ROCHESTER, N.Y. – Mexico enters World Cup qualifying next month as the favorite in Group B and as a team expected to grab one of the three automatic berths to Canada 2015.
But the need for improvement is still significant, as Saturday’s 8-0 loss to the United States showed, and head coach Leo Cuellar knows that. Part of the improvement process continues on Thursday, with a rematch against the United States in cool, rainy Rochester, N.Y.
“It’s very difficult to start the preparation against the best team in the world, and obviously you pay the price,” Cuellar said. “But I feel also that the score of last game, we were a big factor in that score, because we made some very clear mistakes. That is something that we need to improve.”
Mexico’s roster is young – including four players from the team that competed in the U-20 World Cup last month – and Cuellar expects to add more young faces for the pre-qualifying camp that begins in late September. The CONCACAF Women’s Championship kicks off on Oct. 15 in Kansas City, Kan.
This isn’t the Mexico team that shocked the United States – and the world – in 2010 to qualify for the 2011 World Cup and force the Americans into a playoff. This is a Mexico team in transition, with eyes on both 2015 and 2019.
“This is a change of generation,” Cuellar said. “The team, basically, is quite young. We expect that we are going to have some areas that we are going to suffer, but at the same time we are building for a solid future. Maybe our future is not immediately this next World Cup, but the following, if we continue with the progress. It is our goal to step up strong and make an impact.”
One of those young players getting her chance with the senior team is forward Tanya Samarzich, who scored one of the best goals of the U-20 tournament in a group stage loss to Korea Republic.
“I put in a lot of work to be here,” she said. “Playing with the older girls – I played with a few of them at the last U-20 World Cup in Japan (2012). It’s fun playing with them and they are a lot stronger, faster pace of game, more intense in practices.”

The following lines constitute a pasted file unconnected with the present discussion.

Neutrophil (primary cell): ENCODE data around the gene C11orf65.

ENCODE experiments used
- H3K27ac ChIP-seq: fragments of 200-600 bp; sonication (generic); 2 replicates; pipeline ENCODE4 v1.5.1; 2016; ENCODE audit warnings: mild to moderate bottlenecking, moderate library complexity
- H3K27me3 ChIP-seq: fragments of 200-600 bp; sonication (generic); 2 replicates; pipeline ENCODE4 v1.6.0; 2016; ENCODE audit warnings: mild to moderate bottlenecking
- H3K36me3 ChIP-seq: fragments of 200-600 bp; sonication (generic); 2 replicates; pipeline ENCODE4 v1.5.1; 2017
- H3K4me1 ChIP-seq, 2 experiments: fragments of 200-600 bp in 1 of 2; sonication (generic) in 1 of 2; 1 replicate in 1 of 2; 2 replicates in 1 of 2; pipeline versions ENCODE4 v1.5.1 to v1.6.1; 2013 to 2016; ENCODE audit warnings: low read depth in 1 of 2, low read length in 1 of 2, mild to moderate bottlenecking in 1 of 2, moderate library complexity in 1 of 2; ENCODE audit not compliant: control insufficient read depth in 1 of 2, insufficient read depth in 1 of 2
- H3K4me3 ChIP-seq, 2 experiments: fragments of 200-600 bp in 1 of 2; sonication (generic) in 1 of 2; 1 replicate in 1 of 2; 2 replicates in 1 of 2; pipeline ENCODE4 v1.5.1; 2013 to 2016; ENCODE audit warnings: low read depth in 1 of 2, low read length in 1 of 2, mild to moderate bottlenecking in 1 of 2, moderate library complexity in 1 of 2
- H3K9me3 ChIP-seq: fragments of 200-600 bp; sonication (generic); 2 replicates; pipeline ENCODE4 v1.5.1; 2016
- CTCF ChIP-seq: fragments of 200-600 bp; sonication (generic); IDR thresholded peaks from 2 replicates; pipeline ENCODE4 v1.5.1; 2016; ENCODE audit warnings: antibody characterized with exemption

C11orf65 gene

Samarzich and U-20 teammate Luiz Duarte are in camp with the senior team in part due to the injuries of the more experienced Monica Ocampo (broken shoulder) and Renae Cuellar (knee surgery). Ocampo is expected back in time for qualifying, and Mexico will need her to bolster its attack. Santa Clara senior forward Sofia Huerta – who NWSL teams have expressed interest in – could join Mexico for qualifying, but it is still undetermined if her school will release her.
Midfielder Teresa Noyola is still recovering from tendinitis in her left Achilles that troubled her throughout the latter half of the NWSL season, but she returned to practice this week and could see 15-20 minutes of action on Thursday. She practiced Wednesday, icing the Achilles afterward.
Center back Alina Garciamendez is not with the team for the second leg of the trip. She returned to Texas, where she is attending the Baylor College of Dentistry. Garciamendez is no longer with 1. FFC Frankfurt; Seattle Reign FC owns her NWSL rights.
Four players are currently confirmed to return to their NWSL teams, which Cuellar says is based on the teams desire to retain them: Monica Ocampo (Sky Blue FC), Veronica Perez (Washington Spirit), Arianna Romero (Houston Dash) and Bianca Sierra (Boston Breakers). Cuellar, who has coached the team since 1998, hopes the qualifying tournament exposes coaches to some new players and sparks interest from teams.
As for the task of qualifying, chemistry could be an issue. The team hasn’t been together since February, and is playing catch-up. Las Tri has less than a month to get everything right.
“With respect very much to the U.S. program, obviously to have the opportunity to play with them these two matches, it makes very clear to us the things that we need to go back and start working on immediately when we go back to Mexico,” Cuellar said.
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